Cover for lavish motors can cost 20 times more than a normal ride, but compared to the value of the car it's actually a good deal
Insurance on high-performance supercars 'relatively cheap' in the UAE
Owning a luxury, high-performance vehicle may come with a hefty price tag, but the cost of insuring your supercar in the UAE is relatively cheap when compared to regular models.
Fully comprehensive insurance in the UAE for luxury vehicles an, on average, range from Dh20,010 a year for a Ferrari California to Dh8,474 for a Bentley Bentayga, according to the regional comparison website yallacompare.
While the price for insurance is high, and covers own damage as well as third-party liability, it compares to the overall car’s worth much the same as regular models.
“Insurance for supercars is sold at anywhere between 0.5 per cent to 3 per cent of the car’s worth so, in one sense, supercar insurance is actually quite good value,” said Jonathan Rawling, the chief financial officer of yallacompare.
Mr Rawling said that for older vehicles, particularly 4x4s, premiums for fully comprehensive policies can cost much more relative to the value of the car. “You could be paying up to 10 per cent of the car’s value to comprehensively insure your 2008 Mitsubishi Pajero,” he said, giving an example.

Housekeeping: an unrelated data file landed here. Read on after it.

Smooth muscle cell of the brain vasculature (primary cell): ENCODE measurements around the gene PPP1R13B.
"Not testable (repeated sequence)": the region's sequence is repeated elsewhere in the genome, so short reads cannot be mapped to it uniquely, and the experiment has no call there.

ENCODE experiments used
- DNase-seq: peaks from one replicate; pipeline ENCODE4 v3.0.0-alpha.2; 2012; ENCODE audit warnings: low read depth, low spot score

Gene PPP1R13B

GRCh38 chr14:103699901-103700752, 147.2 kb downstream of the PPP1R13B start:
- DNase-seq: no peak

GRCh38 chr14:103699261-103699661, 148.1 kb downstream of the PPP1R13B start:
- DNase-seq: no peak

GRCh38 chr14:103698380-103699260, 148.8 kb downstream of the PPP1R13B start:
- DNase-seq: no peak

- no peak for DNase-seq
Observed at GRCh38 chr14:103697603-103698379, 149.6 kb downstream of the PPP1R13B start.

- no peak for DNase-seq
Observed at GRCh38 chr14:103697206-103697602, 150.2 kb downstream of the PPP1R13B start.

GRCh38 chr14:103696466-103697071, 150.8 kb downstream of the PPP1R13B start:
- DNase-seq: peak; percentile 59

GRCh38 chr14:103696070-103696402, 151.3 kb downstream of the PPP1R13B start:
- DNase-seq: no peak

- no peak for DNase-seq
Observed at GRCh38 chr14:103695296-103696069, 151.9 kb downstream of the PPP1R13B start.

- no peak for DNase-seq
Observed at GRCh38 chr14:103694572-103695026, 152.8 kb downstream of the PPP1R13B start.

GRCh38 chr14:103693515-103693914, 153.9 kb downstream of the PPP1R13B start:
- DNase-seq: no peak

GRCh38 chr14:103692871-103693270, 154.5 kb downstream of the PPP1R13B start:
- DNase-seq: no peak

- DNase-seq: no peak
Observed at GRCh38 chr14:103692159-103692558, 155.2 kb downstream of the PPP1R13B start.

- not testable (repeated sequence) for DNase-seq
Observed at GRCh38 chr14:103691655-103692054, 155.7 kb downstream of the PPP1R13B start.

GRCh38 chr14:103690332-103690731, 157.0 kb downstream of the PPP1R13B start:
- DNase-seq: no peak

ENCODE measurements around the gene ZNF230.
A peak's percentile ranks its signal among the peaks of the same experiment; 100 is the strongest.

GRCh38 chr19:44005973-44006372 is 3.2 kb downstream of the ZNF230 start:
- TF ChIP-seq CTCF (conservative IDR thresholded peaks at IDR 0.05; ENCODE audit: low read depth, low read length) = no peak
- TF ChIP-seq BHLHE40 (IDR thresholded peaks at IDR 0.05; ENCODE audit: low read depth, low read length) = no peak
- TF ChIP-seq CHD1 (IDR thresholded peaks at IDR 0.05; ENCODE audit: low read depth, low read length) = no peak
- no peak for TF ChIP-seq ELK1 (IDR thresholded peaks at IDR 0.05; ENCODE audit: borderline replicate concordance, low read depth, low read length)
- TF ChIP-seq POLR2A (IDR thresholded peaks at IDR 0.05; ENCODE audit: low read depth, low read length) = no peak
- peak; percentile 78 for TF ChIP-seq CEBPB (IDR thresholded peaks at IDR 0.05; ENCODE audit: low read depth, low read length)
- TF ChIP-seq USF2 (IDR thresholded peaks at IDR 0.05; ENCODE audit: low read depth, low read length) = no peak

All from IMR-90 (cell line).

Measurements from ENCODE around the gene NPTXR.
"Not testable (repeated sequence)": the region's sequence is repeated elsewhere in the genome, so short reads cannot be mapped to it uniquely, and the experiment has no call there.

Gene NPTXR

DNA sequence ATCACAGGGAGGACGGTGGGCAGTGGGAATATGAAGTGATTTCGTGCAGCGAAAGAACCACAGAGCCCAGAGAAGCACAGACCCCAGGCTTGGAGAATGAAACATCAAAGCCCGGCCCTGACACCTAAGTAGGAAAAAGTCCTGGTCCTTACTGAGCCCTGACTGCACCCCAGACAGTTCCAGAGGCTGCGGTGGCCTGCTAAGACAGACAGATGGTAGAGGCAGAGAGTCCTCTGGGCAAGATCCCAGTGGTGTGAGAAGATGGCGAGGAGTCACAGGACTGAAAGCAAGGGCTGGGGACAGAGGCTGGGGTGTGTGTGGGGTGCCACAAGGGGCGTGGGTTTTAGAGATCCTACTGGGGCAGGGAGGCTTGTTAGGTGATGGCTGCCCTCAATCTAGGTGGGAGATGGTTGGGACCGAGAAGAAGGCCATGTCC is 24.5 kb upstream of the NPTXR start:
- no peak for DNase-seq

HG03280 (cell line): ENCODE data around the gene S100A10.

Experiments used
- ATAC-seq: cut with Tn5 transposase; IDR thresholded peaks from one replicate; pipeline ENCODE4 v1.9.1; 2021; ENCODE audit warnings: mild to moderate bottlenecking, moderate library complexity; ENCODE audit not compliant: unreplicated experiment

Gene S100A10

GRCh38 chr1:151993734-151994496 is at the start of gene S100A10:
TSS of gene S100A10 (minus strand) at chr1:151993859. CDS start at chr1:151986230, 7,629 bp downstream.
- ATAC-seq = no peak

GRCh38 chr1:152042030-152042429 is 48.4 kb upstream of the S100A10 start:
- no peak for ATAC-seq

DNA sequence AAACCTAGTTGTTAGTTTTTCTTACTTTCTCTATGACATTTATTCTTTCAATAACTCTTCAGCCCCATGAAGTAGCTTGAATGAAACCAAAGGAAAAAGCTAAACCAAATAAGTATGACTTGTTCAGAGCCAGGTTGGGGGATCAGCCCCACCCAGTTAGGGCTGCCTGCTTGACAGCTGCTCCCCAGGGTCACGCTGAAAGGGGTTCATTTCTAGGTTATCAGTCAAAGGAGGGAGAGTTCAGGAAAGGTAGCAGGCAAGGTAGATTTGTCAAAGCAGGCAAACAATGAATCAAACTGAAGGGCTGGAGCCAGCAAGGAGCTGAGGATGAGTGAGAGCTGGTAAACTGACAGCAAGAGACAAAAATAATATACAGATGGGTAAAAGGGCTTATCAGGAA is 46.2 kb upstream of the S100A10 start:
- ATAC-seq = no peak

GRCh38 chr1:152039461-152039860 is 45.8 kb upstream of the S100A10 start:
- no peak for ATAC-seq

While insuring a convertible supercars might be more pricey in overall insurance costs, it can offer better value. Models such as the Dh575,000 Maserati GranCabrio, have insurance rates averaging around Dh20,000 or 3 per cent of the car's value. Cover for the UAE’s favourite luxury 4x4, the Mercedes-Benz G63 AMG, can amount to Dh10,000, or about 1.7 per cent of the car’s value.
The Middle East comparison website noted supercar insurance in the UAE is also reasonably priced when compared internationally.
In the US, the average costs for New York state-required minimum insurance coverage on a Lamborgini Huracan is US$5,232 (Dh19,213). This requires that the car is only driven up to 15,000 miles a year, is accident-free for five years, has good credit and an anti-theft device fitted.
Companies calculate the premium to ensure there is enough capital to pay own damage and third-party claims (the other car and people involved in an accident). To do this, insurers take into account a variety of factors, including a driver’s age, nationality, projected costs of repairs and medical inflation. “In theory, insurers are using years of data and actuarial analysis to come up with prices,” Mr Rawlings said.
Insurers begin with a base rate, which is a percentage of the vehicle’s value and applies discounts based on the customer’s specific circumstances. Mr Rawling added: “For example, the base rate might be ‘loaded’ for a younger driver and might be ‘discounted’ based on a history of no claims.”